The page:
One of the Kyadondo East legislator's bail conditions is to not to engage in unlawful demonstration. He is to return to court on May 23.
KAMPALA - Buganda Road Chief Magistrates Court has granted Kyadondo East MP Robert Kyagulanyi (Bobi Wine) sh1m cash bail, and each of his three sureties bonded sh10m not cash in Kampala.
Kyagulanyi was at the beginning of this week remanded to Luzira Prison after being charged with disobedience of statutory duty.
The charge sheet tendered before the court showed that the musician-turned-politician faces charges of offences he allegedly committed last year. He is said to have held a public meeting without giving notice to any authorized officer or Police.
Following his successful bail application on Thursday shortly after 2 pm local time, Grade One magistrate Esther Nahirya barred the MP from engaging in any unlawful demonstration.
He is expected to report back to court on May 23 - three weeks from today - for trial.
Earlier on Thursday, the court went into a one-hour break after the defence team presented their client's bail application to the court, alongside three sureties - plus arguments for bail.
The prosecution side was also given an opportunity to present their arguments against bail for the legislator.
Kyagulanyi, the accused, followed proceedings remotely from Luzira Prison via the recently-introduced video conferencing system. Standing in a prison court dock, flanked by two prison officers, throughout the session, he became the first suspect ever to appear before the court from Luzira via video conferencing.
Chief Justice Bart Katureebe commissioned the virtual courts mid-last month, where inmates and witnesses off-site can attend court remotely.
The system can connect magistrates to Luzira prison's virtual courts fitted at the male and women's wings using video conferencing facilities.
After about three hours of proceedings, the magistrate decided to stand over the session briefly to allow her time to prepare the judgement on the bail application.
An hour later, she would make the highly-anticipated pronouncement, which sent Kyagulanyi's supporters into celebrations and chanting inside the courtroom.
Before the verdict delivery, the state argued that the court needed to "strike a balance between the individual rights of the applicant and the rights of society at large".
"The balance can only be well-struck by maintaining the applicant in safe lawful detention facilities, like where [Luzira Prison] he is at," said the state attorney.
"In doing so, the accused's rights of safety will be maintained along with the rights of other members of society."
In response, the defence side submitted that " the right to liberty of an individual is a fundamental right" and is "next only to the individual's right to life".
For his bail application, Kyagulanyi presented MPs Patrick Nsamba (Kassanda North), Gaffa Mbwatekamwa (Kasambya County) and former ethics and integrity minister Miria Matembe to stand surety for him.
The prosecution side punched holes in the trio.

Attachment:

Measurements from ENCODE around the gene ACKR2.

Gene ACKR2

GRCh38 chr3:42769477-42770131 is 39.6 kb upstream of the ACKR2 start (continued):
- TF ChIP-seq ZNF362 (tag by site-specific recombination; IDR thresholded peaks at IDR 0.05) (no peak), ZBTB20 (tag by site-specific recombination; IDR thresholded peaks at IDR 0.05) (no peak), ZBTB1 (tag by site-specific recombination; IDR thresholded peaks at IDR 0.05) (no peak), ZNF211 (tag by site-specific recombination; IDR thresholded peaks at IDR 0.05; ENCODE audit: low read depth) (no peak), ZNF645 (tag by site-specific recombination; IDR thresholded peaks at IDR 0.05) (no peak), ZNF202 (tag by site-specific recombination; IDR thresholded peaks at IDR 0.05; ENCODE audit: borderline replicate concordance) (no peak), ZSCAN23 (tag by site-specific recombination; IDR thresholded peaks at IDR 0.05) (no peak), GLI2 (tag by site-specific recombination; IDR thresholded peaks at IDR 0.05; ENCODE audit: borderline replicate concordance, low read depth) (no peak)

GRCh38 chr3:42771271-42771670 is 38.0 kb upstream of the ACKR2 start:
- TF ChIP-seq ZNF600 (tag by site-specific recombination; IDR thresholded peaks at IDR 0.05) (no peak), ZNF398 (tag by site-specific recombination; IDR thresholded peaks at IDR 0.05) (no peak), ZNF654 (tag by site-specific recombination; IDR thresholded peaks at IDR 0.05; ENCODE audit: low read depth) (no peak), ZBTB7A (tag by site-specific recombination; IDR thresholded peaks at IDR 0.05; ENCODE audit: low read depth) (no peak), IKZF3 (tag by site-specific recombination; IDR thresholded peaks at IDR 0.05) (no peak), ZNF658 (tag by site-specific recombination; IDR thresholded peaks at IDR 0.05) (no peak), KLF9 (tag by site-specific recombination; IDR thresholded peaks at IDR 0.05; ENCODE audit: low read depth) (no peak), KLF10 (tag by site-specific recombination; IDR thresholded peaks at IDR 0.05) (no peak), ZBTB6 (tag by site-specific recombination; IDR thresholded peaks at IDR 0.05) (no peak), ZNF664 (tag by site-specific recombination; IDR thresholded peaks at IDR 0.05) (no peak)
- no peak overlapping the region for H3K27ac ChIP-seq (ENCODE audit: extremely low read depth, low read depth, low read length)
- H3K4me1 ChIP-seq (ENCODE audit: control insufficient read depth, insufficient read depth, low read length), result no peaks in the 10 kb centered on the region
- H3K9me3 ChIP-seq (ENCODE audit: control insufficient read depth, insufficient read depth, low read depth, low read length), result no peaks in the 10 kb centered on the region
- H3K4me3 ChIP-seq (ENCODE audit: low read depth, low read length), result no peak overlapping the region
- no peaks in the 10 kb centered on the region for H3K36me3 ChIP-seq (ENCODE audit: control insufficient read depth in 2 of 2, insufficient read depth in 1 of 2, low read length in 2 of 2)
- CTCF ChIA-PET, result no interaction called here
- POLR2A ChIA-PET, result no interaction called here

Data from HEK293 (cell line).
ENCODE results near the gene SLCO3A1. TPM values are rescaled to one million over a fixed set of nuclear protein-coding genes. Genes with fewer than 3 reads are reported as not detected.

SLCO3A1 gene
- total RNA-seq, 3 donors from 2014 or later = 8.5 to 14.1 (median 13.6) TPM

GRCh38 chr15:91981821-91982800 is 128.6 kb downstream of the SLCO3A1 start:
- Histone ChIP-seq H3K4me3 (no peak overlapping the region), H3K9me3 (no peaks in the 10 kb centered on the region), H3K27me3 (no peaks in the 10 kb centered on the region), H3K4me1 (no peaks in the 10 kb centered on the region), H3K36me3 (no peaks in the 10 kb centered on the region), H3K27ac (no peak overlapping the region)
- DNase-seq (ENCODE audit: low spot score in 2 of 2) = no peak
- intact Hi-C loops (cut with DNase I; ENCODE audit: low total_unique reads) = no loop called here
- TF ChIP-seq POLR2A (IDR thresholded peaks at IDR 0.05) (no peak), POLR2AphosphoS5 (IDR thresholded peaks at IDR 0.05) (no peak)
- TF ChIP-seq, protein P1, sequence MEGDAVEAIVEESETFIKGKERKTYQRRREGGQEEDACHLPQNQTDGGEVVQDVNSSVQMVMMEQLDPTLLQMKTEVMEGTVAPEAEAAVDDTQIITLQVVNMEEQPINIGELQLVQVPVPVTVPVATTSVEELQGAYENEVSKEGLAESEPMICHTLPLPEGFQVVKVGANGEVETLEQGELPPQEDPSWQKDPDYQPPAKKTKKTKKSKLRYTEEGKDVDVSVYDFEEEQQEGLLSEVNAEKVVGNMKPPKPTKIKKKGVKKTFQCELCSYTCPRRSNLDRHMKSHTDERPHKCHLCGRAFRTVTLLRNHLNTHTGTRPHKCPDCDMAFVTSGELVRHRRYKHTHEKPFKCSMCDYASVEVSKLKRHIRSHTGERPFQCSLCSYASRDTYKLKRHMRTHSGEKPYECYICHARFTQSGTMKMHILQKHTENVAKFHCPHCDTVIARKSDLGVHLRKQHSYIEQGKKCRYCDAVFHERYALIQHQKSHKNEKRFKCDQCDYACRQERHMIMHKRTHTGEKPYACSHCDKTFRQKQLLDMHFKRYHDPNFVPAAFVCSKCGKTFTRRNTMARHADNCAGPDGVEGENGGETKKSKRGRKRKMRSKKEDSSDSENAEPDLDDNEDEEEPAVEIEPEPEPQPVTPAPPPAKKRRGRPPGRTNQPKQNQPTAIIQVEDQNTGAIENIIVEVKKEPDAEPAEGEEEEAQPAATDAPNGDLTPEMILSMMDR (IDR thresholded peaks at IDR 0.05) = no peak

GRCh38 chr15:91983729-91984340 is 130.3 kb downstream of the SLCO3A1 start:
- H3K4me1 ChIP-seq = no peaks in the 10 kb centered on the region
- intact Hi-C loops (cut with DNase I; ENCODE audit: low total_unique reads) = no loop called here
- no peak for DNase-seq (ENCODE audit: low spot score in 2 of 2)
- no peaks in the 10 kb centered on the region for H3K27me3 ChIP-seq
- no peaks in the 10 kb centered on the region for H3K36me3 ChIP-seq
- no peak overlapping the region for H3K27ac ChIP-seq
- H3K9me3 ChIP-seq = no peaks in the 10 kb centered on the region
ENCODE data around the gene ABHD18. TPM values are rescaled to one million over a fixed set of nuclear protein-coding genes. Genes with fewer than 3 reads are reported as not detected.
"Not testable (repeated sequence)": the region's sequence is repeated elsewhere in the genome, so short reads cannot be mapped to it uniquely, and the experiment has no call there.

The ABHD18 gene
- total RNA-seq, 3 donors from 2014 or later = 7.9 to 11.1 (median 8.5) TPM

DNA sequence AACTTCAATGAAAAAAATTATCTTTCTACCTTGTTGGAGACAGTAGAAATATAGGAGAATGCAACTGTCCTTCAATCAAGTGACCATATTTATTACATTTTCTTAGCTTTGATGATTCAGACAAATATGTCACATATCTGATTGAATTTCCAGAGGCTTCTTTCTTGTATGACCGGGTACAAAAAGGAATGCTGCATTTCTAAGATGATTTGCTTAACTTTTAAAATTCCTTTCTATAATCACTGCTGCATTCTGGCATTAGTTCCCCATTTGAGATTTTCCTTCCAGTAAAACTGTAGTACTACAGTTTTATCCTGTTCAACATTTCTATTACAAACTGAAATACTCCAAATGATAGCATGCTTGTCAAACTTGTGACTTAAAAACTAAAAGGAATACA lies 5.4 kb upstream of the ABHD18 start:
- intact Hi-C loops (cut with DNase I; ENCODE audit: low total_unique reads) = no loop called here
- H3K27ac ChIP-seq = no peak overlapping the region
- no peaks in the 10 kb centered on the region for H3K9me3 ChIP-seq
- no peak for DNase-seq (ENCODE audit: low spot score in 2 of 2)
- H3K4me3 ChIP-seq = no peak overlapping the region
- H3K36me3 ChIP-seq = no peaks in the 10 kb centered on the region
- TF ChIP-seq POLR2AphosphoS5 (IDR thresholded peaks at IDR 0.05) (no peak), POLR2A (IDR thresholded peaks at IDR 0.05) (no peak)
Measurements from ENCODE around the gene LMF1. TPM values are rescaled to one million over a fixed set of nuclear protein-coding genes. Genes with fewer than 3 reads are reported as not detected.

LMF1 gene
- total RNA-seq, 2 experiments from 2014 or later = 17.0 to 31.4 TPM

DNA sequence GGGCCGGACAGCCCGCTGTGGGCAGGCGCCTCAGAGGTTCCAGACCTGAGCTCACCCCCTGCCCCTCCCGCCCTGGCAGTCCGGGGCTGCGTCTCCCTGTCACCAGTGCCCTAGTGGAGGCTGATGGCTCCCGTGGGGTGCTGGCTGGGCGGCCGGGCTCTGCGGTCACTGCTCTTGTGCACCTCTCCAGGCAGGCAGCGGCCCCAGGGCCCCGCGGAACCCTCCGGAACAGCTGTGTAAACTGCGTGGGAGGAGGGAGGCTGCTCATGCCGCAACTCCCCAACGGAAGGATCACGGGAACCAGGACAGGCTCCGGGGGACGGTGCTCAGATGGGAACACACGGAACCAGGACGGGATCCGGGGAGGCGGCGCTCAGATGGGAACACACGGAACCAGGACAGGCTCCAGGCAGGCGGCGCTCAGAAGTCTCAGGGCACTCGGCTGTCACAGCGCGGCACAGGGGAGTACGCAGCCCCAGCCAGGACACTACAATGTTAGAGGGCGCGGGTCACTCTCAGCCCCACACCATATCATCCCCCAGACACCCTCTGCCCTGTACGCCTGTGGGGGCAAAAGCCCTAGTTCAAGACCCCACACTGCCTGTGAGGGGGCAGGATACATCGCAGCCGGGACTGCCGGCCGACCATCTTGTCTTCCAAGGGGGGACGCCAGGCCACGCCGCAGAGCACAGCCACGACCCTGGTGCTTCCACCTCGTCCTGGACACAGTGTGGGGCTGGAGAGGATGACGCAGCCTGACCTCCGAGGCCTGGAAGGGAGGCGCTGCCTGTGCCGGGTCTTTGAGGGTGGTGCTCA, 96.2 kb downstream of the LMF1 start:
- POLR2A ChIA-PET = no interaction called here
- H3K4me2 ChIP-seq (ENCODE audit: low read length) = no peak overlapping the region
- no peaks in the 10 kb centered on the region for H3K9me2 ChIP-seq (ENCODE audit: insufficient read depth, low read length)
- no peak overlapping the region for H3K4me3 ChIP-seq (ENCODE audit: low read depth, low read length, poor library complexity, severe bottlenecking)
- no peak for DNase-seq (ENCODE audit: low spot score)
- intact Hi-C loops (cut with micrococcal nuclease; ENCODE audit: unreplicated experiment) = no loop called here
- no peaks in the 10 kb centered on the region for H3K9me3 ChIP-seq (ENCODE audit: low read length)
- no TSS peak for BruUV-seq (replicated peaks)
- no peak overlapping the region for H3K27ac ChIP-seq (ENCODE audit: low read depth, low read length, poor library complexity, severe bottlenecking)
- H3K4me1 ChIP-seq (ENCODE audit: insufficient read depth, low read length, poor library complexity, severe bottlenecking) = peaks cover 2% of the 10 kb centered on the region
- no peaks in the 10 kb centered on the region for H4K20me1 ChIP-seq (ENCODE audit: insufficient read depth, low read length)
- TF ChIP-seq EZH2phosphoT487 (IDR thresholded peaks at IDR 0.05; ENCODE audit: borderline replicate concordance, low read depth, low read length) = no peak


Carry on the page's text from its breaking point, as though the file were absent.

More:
To begin with, the state attorney said that at 64, Matembe, a former member of the Pan-African Parliament, is of advanced age and is "not visibly capable to compel the applicant to adhere to the orders of the court".
And about the other sureties: "The two are co-equals of the accused person and do not have any legitimate authority over the applicant".
The state attorney argued further: "For a person to qualify as a substantial surety, consideration is not merely based on status or prestige. The sole consideration is that the surety should be capable of compelling the accused person to appear in court. It is my submission that the sureties presented can only merely request the applicant to report to the court, which request can be ignored."
On the place of abode condition, the prosecution argued that considering that Kyagulanyi lives in Magere, Wakiso district, the Buganda Road Chief Magistrates Court has no jurisdiction over his place of residence.
But while all the sureties present also reside "way outside" the jurisdiction of the court, "the law does not require the sureties to have a place of abode within the court's jurisdiction - unlike the applicant ", the prosecution added.
The defence team's Samuel Muyizi Mulindwa said: "The test to be applied is a qualitative test - and this court can take judicial notice that the sureties have well-known public known residences."
"They [sureties] have a clear public nexus and private bond with the accused person," said lead defence counsel Asuman Basalirwa.
"Substantiality has no relation with age. One of them [Matembe] is a neighbour and the other two are MPs who are always in Parliament with him. They have influence over him. Bail must not be hinged on financial ability," he said.
On the state's recommendations that if the accused is to be granted bail, it should be sh10m and cash, Basalirwa claimed that their client, is also a musician, had several of his concerts cancelled on the orders of the state.
He was also critical of the video conferencing system used to conduct the bail application hearing, saying that "if it was not for the liberty of our client", they would not have submitted to the use of this mode for the application.
The lawyer called it an "ambush", saying they were "not able to consult with our client".
When offered a chance by the magistrate to speak, cautioning him to "refresh from political phrases", Kyagulanyi said: "My business is standing for the truth. My business is standing for what is morally right".
"If standing for what is right will get me out of here, then I will thank God. And if standing for what is right will keep me in prison, then I will thank God even more," he said before the break in the buildup to the verdict delivery.
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